Ramaswami (Raju) S. Raghavan



Ramaswamy (Raju) Raghavan, professor of physics in the College of Science passed away October 20, 2011. He was the beloved husband, brother, uncle, teacher, colleague, and friend of many from all around the world.

Ramaswamy S (Raju) Raghavan started his research career in nuclear physics as a graduate student at the Tata Institute of Fundamental Research in Mumbai, India and continued his studies at Purdue University, obtaining his Ph.D. in 1964 with post‐parity beta decay experiments under Rolf Steffen. He then spent several years at the Technical University Munich in the institutes of Paul Kienle and Rudolf Moessbauer. He returned to the U. S. in 1972 and spent the next 32 years at Bell Laboratories, where he became Distinguished Member in 1989. He had a unique career there as one of the few who pursued nuclear and neutrino interests far from the main Bell Labs interests in solid state physics, and was elected a Fellow of the American Physical Society in 1984. When the basic research programs in Bell Labs were terminated in 2004 he moved to Virginia Tech where he was Professor of Physics and Director of the Institute for Particle, Nuclear and Astronomical Sciences.

His main interest at Bell Labs began with studies of hyperfine interactions of nuclei with radioactivity as well as pulsed nuclear beams from the Rutgers‐Bell tandem accelerator (as an associate of the Rutgers Graduate Faculty), discovering numerous isomeric nuclei and applying them for solid state physics as well as measurements of nuclear moments. However he soon turned his attention to low energy neutrino science which became and continues to be his lifelong passion and developed several “ultra” technologies for frontier astroparticle physics experiments. He founded the Borexino Experiment in the Gran Sasso Laboratory in Italy in 1988 which successfully measured the 7Be solar neutrinos (indeed with 5% precision) as well detecting geophysical neutrinos from the earth’s crust. He invented a unique direct counting technique for the spectroscopy of the fundamental proton‐proton solar neutrinos which is being developed (as the LENS experiment) at Virginia Tech. He has served in the committees of most of the international conferences of Hyperfine Physics as well as low energy Neutrino Science.

“Dr. Raghavan is no doubt one of the distinguished scientists and leaders in the world neutrino physics community ” according to Atsuto Suzuki, Director General The High Energy Accelerator Research Organization in Japan (KEK). Allesandro Bettini, Director of the Canfranc Laboratory in Spain noted “Raju is one of the most creative physicists I ever met. His ideas are out of the mainstream. His thinking is unconventional, something that is unfortunately becoming rarer and rarer.” Art McDonald, Director of the Sudbury Neutrino Observatory in Canada, also commented that “Raju Raghavan is internationally recognized as a leader of the field of neutrino physics and an innovator whose ideas and development work have resulted in many contributions to the field.”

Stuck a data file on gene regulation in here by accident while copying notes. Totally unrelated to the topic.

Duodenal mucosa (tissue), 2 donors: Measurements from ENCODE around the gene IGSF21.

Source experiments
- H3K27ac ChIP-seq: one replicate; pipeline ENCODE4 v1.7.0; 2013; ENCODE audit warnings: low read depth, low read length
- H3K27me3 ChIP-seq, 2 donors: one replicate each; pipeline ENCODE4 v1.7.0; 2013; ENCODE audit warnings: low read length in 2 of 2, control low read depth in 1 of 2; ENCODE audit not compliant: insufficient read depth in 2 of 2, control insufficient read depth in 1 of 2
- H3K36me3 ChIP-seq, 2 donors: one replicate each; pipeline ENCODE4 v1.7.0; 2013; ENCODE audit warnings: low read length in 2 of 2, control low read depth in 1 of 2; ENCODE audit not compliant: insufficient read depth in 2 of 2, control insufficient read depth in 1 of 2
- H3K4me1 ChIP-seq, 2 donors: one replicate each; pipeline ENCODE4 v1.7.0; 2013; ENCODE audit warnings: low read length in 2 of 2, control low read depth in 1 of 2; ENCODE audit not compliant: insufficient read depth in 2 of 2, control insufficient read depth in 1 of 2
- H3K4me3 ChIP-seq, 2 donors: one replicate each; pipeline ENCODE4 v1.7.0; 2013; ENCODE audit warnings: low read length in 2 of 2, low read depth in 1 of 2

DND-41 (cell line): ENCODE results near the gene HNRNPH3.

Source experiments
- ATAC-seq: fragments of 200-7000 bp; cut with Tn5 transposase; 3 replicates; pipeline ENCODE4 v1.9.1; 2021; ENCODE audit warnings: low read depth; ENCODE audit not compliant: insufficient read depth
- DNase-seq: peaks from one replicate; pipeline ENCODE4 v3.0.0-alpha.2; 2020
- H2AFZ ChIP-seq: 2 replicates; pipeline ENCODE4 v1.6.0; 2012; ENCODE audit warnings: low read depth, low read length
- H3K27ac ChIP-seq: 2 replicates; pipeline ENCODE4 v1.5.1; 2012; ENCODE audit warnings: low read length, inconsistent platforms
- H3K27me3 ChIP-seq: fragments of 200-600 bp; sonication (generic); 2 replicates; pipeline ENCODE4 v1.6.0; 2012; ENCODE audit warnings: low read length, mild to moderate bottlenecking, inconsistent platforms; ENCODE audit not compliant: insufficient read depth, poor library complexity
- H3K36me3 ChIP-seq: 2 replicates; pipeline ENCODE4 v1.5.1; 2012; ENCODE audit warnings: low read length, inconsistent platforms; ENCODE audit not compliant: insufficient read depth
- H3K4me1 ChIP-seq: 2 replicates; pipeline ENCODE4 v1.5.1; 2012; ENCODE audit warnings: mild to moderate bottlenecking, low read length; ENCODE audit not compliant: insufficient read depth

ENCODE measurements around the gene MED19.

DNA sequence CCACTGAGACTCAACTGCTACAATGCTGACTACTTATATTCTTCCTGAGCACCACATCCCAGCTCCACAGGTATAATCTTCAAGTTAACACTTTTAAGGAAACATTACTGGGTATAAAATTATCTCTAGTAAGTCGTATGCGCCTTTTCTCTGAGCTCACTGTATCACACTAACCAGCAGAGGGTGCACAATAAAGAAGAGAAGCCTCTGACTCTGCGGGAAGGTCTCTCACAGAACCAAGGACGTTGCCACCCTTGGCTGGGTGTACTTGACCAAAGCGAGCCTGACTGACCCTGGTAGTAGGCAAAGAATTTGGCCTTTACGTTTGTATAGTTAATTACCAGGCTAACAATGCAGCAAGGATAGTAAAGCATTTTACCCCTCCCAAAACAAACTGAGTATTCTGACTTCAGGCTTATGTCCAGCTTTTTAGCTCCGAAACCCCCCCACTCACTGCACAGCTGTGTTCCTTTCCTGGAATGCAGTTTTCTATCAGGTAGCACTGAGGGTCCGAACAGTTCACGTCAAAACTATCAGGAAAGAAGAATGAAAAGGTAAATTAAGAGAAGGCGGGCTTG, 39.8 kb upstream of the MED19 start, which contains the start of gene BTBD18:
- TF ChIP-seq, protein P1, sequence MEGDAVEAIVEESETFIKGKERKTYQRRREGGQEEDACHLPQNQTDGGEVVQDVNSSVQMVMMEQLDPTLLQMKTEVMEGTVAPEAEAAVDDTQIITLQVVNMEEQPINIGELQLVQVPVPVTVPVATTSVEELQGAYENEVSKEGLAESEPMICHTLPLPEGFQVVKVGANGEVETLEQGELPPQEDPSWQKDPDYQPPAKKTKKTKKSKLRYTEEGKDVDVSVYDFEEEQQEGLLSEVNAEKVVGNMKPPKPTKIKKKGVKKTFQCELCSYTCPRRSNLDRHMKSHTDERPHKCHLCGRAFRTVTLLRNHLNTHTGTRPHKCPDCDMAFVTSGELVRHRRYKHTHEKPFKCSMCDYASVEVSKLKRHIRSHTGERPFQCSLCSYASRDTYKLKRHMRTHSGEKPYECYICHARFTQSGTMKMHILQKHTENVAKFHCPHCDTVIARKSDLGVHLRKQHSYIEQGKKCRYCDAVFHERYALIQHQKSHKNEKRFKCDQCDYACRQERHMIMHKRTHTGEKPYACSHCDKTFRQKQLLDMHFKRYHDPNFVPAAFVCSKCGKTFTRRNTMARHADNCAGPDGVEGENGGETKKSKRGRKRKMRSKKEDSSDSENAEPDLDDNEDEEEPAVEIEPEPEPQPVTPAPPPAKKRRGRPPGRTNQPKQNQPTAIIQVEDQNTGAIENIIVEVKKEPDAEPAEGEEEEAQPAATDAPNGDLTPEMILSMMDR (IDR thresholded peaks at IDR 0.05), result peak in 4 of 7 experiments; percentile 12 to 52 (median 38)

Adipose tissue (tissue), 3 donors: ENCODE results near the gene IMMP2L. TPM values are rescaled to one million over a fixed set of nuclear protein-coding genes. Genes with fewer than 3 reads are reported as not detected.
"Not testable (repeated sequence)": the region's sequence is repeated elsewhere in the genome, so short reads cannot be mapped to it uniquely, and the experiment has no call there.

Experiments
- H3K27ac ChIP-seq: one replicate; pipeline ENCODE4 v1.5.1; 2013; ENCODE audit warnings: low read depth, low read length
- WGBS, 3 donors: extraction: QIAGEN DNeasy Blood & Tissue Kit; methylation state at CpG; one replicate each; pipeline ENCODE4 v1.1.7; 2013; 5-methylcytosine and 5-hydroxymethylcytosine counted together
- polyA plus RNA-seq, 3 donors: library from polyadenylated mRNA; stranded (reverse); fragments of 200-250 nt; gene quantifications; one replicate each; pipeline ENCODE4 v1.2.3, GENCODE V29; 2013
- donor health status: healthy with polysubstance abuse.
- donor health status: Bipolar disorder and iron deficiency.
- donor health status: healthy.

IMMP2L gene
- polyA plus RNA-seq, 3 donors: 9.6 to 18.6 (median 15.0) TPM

“Raju was truly passionate about physics, and especially neutrino physics,” said Beate Schmittmann, professor of physics and head of the physics department. “He generated an immense range of creative and innovative ideas, many of which were far ahead of the times.”

His wisdom and passion for life and science has inspired many young people, both here at Virginia Tech, as well as India, his spiritual home, where he was most recently advising senior Indian government and laboratory directors on their new INO project, and exploring possibilities for collaborating on the LENS project – an experiment he dedicated the last several years to advance – with real success at Virginia Tech.

Srinivasa Raghavan (A man of thousand ideas)

I knew him as Srinivasa Raghavan from 1958 when he joined TIFR, Bombay. Although I did not keep continuous contact with him for many years, he started visiting me in Madras University regularly in late 70's. He used to tell me about his ambition of mapping out the complete spectrum of the solar neutrinos including the lowest energies. He had a hunch that a lot of physics (of the Sun as well as of the neutrino) is hidden in the low-energy part.

He continued to visit me at the Institute of Mathematical Sciences (Madras, now Chennai) and talked to us about his newest ideas in neutrino physics which were always very stimulating. He was a staunch supporter of India-based Neutrino Observatory (INO) and became one of the prime movers of the project.

But here I will restrict myself to two of his recent interests. One is the recoilless emission and recoilless resonant absorption of neutrinos (Mossbauer effect on neutrinos). I still remember vividly a hectic week at Chennai when Raghavan visited us and goaded by him we feverishly argued and worked on one of his ideas, namely a monochromatic directed beam of neutrinos by combining recoilless emission with the idea of neutrino helicity. Ultimately it did not work, although, in the process I learnt the correct way of characterizing the neutrino helicity in general (it is recorded elsewhere). However the Mossbauer neutrinos was dear to his heart and we had discussions with many experimental physicists on how to push it. This idea of Raghavan's is bound to revolutionize neutrino physics one day.

The other dream of Raghavan was the Indo-US LENS Project and we worked ceaselessly in the last two years to initiate this project. I took him to meet leaders of science establishments in India to discuss it with them. Their response was very positive and the LENS Collaboration was being formed.